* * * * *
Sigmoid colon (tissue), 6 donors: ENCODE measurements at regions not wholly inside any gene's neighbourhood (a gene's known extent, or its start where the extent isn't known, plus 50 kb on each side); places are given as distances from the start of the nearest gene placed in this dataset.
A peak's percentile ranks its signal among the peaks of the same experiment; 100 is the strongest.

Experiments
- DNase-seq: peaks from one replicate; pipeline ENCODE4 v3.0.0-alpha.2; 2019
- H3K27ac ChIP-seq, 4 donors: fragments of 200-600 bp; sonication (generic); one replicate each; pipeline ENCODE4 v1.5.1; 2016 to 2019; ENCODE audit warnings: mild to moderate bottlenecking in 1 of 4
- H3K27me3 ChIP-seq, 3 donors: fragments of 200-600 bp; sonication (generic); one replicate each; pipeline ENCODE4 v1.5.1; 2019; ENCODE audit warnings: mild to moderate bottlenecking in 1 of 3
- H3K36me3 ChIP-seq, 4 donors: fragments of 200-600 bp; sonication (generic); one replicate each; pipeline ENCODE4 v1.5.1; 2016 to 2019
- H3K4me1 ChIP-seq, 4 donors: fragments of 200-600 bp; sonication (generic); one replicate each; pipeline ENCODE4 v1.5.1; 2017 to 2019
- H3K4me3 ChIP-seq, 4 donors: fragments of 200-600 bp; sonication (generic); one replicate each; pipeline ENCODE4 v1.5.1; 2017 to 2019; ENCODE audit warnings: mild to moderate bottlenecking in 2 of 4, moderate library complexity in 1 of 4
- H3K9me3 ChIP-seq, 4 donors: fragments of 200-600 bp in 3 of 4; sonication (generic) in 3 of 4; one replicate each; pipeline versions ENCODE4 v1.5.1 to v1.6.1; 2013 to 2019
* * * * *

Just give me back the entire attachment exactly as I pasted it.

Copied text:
Sigmoid colon (tissue), 6 donors: ENCODE measurements at regions not wholly inside any gene's neighbourhood (a gene's known extent, or its start where the extent isn't known, plus 50 kb on each side); places are given as distances from the start of the nearest gene placed in this dataset.
A peak's percentile ranks its signal among the peaks of the same experiment; 100 is the strongest.

Experiments
- DNase-seq: peaks from one replicate; pipeline ENCODE4 v3.0.0-alpha.2; 2019
- H3K27ac ChIP-seq, 4 donors: fragments of 200-600 bp; sonication (generic); one replicate each; pipeline ENCODE4 v1.5.1; 2016 to 2019; ENCODE audit warnings: mild to moderate bottlenecking in 1 of 4
- H3K27me3 ChIP-seq, 3 donors: fragments of 200-600 bp; sonication (generic); one replicate each; pipeline ENCODE4 v1.5.1; 2019; ENCODE audit warnings: mild to moderate bottlenecking in 1 of 3
- H3K36me3 ChIP-seq, 4 donors: fragments of 200-600 bp; sonication (generic); one replicate each; pipeline ENCODE4 v1.5.1; 2016 to 2019
- H3K4me1 ChIP-seq, 4 donors: fragments of 200-600 bp; sonication (generic); one replicate each; pipeline ENCODE4 v1.5.1; 2017 to 2019
- H3K4me3 ChIP-seq, 4 donors: fragments of 200-600 bp; sonication (generic); one replicate each; pipeline ENCODE4 v1.5.1; 2017 to 2019; ENCODE audit warnings: mild to moderate bottlenecking in 2 of 4, moderate library complexity in 1 of 4
- H3K9me3 ChIP-seq, 4 donors: fragments of 200-600 bp in 3 of 4; sonication (generic) in 3 of 4; one replicate each; pipeline versions ENCODE4 v1.5.1 to v1.6.1; 2013 to 2019